Inferential Statistics allow researchers to draw conclusions (inferences) from the data. There

are several types of inferential statistics. The choice of statistic depends on the nature of the

study. Covering the different procedures used is beyond the scope of this course. However,

understanding why they are used is important.

A researcher asks two groups of children to complete a personality test. The researcher then

wants to know whether the males scored differently than the females on certain measures of

personality. We will create a fictitious personality trait "Z." Here are the scores for the girls

and the boys:

Girls Boys

23 37 The mean score for the "Z" trait in boys

was higher than the mean score for "Z"

in the girls. But notice how within the

two groups there was considerable

fluctuation. By "chance" alone we might

have obtained these different

values. Thus, in order to conclude that

"Z" shows a gender difference, we need

40 56

37 18

41 41

41 42

33 38

28 50

QUANTITATIVE TECHNIQUES IN BUSINESS QTB

25 22 to rule out that these differences were

just a fluke. This is where inferential

statistics come in to play.

24 33

13 47

28 25

44 46

Mean=31.42 Mean=37.92

SD=9.03 SD=11.14

An important concept in inferential statistics is STATISTICAL SIGNIFICANCE. When an inferential

statistic reveals a statistically significant result the differences between the groups were

unlikely due to chance. Thus, we can rule out chance with a certain degree of

confidence. When the results of the inferential statistic are not statistically significant, chance

could still be a reason why we obtained the observations that we did.

QUANTITATIVE TECHNIQUES IN BUSINESS QTB

T-TEST STATISTIC

Inferential Statistics

QUANTITATIVE TECHNIQUES IN BUSINESS QTB

T-TEST Statistics

The t test is used to compare to groups to answer the differential research questions. Its values

determines the difference by comparing means

Hypothesis for T-test

H

O

: there is no Difference between variable 1 and variable 2

H

1

: There is difference between variable 1 and variable 2

Types of T-test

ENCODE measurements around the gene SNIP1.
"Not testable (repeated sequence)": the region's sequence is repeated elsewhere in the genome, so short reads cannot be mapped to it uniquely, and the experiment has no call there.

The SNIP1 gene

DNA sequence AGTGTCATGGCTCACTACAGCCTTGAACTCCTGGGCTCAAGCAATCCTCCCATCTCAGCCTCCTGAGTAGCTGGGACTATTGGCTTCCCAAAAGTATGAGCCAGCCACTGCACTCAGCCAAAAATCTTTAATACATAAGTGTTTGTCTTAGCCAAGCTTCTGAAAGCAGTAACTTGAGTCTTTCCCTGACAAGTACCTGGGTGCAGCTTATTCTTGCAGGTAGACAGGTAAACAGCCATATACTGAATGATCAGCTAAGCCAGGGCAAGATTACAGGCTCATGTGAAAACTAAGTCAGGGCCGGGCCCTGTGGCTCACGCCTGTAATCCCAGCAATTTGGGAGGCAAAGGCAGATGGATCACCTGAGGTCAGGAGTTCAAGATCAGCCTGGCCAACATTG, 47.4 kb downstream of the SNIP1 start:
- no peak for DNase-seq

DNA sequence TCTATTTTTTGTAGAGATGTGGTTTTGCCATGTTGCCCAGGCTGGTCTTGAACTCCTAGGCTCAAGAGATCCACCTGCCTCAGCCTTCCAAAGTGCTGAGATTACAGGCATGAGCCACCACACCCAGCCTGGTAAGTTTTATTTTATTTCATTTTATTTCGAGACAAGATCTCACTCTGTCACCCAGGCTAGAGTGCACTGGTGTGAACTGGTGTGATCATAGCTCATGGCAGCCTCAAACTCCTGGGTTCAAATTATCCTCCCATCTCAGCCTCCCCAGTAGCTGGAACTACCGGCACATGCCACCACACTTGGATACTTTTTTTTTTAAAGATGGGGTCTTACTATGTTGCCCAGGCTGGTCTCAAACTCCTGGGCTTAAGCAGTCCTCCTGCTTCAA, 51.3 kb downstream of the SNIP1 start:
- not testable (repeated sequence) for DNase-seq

There are three types of T-test

1. One sample t-test

2. Independent sample t-test

3. Paired sample t-test

1. ONE SAMPLE T-TEST

One sample t-test is used to determine if there is difference between population mean

(Test value) and the sample mean (X)

Assumptions and conditions of 1 sample t-test

1. The dependent variable should be normally distributed within the population

2. The data are independent.(scores of one participant are not depend on scores of the

other :participant are independent of one another )

Example: is the mean SAT-Math score in the modified HSB data set significantly different

from the presumed population mean of 500?

Commands

1. Analyze Compare means One sample t-test

2. Move scholastic aptitude test-math to the test variables box.

3. Type 500 in the test value box

QUANTITATIVE TECHNIQUES IN BUSINESS QTB

4. Click on Ok

One-Sample Statistics

N Mean Std. Deviation

Std. Error

Mean

scholastic aptitude test

math

75 490.53 94.553 10.918

One-Sample Test

Test Value = 500

t Df

Sig. (2-

tailed)

Mean

Difference

95% Confidence Interval of

the Difference

Lower Upper

scholastic aptitude test math -.867 74 .389 -9.467 -31.22 12.29

Interpretation:

To investigate the difference between population and the sample, one-sample t-test is

conducted. The One-Sample Statistics table provides basic descriptive statistics for the variable

under consideration. The Mean AT-Math for the students in the sample will be compared to the

hypothesize population mean, displayed as the Test Value in the One-Sample Test table. On

the bottom line of this table are the t value, df, and the two-tailed sig. (p) value, which are

circled. Note that p=.389 so we can say that the sample mean (490.53) is not significantly

different from the population mean of 500. The table also provides the difference (-9.47)

between the sample and population mean and the 95% Confidence Interval. The difference

between the sample and the population mean is likely to be between +12.29 and -31.22 points.

Notice that this range includes the value of zero, so it is possible that there is no difference.

Thus, the difference is not statistically significant.

1. INDEPENDENT SAMPLE T-TEST

Independent sample T-test is used to compare two independent groups (Male and

Female)with respect to there effect on same dependent variable.

QUANTITATIVE TECHNIQUES IN BUSINESS QTB

Assumptions and conditions of Independent T-test

1. Variance of the dependent variable for two categories of the independent variable

should be equal to each other

2. Dependent variable should be scale

3. Data on dependent variable should be independent.

Example: Do male and female students differ significantly in regard to their average math

achievement scores

Commands

1. Analyze Compare means independent sample t-test

2. Move math achievement scores to the test variables box.

3. Move gender to the grouping variable box

4. Click on define groups

5. Type 0 for males in the group 1 box and 1 for females in the group 2 box